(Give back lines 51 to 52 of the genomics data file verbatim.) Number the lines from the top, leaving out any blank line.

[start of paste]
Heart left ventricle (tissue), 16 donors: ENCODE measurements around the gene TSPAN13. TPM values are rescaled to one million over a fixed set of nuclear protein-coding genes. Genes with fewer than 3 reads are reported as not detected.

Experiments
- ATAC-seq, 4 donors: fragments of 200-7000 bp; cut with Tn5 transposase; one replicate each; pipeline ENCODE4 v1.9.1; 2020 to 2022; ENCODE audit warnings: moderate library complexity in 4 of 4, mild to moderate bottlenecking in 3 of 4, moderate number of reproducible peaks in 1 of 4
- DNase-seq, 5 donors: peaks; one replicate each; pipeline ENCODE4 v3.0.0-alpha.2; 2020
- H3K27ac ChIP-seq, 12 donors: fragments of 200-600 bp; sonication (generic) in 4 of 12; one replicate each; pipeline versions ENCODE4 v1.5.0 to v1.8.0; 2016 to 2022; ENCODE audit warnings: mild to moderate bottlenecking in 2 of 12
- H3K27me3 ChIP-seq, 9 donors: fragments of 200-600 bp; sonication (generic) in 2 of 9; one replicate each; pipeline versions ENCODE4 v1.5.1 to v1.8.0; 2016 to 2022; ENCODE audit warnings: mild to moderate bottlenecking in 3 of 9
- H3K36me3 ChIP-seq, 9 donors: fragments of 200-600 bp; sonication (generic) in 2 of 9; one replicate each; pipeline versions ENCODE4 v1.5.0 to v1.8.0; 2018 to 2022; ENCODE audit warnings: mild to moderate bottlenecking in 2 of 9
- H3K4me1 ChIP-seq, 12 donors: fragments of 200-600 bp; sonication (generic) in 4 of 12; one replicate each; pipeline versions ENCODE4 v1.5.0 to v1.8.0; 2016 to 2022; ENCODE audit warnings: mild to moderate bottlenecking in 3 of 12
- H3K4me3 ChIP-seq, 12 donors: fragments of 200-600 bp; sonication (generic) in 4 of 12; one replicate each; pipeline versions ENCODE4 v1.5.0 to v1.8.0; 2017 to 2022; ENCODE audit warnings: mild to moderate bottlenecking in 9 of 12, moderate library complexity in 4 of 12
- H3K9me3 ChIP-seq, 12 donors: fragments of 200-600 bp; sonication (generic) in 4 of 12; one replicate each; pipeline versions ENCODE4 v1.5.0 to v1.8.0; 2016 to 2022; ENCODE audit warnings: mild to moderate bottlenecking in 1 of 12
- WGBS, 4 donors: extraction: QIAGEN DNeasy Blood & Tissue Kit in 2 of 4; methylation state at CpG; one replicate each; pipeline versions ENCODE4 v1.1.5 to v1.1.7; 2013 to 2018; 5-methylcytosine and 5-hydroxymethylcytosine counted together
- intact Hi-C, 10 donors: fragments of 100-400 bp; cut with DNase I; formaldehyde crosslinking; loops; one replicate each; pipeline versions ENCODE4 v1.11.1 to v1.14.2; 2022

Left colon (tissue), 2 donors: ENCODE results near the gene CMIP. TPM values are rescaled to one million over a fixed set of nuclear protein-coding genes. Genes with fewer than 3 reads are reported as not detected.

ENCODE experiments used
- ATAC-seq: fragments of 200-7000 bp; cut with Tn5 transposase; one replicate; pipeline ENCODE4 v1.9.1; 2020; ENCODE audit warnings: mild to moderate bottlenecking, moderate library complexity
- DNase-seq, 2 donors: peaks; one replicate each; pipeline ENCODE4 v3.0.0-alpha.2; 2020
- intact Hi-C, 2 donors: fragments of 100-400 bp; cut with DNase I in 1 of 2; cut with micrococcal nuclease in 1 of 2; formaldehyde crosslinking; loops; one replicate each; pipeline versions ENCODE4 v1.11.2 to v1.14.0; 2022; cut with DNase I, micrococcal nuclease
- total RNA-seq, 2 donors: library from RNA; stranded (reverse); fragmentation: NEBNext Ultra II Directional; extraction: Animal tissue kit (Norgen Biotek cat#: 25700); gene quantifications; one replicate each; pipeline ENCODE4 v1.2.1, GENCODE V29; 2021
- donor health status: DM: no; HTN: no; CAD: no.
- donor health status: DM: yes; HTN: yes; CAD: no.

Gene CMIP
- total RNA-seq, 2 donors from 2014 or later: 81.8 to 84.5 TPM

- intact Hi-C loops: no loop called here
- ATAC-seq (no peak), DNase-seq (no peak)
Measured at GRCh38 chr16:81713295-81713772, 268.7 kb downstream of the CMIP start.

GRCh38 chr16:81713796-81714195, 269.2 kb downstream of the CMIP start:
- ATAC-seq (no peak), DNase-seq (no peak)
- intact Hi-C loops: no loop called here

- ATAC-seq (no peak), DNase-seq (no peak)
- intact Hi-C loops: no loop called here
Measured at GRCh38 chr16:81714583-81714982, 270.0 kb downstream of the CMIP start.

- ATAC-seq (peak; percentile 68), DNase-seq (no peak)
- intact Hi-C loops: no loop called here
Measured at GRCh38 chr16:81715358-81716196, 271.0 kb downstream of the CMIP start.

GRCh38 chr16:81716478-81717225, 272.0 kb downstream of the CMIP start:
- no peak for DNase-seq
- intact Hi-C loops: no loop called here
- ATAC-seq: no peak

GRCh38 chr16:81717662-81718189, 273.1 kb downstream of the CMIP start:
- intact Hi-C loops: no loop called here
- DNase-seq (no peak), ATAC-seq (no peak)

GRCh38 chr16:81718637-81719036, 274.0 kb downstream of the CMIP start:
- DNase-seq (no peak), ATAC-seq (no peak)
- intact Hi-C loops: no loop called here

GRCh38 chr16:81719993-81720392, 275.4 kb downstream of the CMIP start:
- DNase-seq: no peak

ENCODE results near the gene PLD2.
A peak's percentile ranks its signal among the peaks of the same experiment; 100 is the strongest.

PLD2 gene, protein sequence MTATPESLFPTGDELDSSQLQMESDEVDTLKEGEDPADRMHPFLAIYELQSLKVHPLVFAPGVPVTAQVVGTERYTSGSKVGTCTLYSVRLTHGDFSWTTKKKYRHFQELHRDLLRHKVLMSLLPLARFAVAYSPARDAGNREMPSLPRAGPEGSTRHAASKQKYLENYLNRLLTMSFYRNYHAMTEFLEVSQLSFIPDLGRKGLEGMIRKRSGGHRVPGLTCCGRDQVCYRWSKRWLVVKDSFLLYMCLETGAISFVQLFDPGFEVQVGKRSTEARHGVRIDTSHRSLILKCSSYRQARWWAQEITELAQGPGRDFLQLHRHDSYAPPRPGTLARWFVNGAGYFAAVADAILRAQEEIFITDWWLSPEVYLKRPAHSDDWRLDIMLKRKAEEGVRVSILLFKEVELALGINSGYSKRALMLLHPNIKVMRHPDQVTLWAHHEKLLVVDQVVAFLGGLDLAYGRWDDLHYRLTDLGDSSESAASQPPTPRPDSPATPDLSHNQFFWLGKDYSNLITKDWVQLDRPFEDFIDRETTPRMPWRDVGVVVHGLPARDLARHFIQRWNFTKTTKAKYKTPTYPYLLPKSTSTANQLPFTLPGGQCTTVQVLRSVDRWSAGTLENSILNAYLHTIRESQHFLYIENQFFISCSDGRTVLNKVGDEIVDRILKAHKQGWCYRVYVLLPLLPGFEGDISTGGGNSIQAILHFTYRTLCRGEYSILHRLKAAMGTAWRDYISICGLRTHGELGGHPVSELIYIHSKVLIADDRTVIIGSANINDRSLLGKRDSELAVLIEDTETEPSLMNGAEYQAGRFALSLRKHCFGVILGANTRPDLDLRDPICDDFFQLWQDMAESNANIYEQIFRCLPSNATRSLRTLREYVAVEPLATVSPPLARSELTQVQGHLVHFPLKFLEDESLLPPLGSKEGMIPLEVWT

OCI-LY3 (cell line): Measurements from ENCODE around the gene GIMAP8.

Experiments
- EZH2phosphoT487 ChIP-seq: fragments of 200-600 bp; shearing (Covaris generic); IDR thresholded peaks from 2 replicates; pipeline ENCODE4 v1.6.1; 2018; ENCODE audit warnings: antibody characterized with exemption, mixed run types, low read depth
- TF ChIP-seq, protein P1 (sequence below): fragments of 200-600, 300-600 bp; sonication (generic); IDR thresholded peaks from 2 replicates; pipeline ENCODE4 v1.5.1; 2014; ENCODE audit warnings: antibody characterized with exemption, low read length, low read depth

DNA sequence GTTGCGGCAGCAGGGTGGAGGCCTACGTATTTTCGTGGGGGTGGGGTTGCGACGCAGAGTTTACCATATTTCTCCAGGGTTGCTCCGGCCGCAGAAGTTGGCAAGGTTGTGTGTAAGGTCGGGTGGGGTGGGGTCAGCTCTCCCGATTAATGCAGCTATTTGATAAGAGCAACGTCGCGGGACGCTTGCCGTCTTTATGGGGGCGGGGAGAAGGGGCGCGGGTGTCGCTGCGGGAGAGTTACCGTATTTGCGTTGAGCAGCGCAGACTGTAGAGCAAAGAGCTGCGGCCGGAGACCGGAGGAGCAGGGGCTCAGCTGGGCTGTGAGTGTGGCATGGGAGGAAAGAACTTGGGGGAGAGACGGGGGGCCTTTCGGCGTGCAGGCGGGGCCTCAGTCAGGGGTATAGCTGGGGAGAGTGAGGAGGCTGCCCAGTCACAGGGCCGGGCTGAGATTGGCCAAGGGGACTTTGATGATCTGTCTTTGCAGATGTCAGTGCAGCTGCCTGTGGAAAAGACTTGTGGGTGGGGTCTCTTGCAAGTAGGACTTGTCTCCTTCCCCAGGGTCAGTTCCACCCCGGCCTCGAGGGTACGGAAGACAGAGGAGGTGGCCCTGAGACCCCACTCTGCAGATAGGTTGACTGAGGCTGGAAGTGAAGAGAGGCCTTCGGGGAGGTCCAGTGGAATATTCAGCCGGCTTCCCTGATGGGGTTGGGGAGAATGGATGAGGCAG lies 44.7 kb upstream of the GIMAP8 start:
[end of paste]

Experiments
- EZH2phosphoT487 ChIP-seq: fragments of 200-600 bp; shearing (Covaris generic); IDR thresholded peaks from 2 replicates; pipeline ENCODE4 v1.6.1; 2018; ENCODE audit warnings: antibody characterized with exemption, mixed run types, low read depth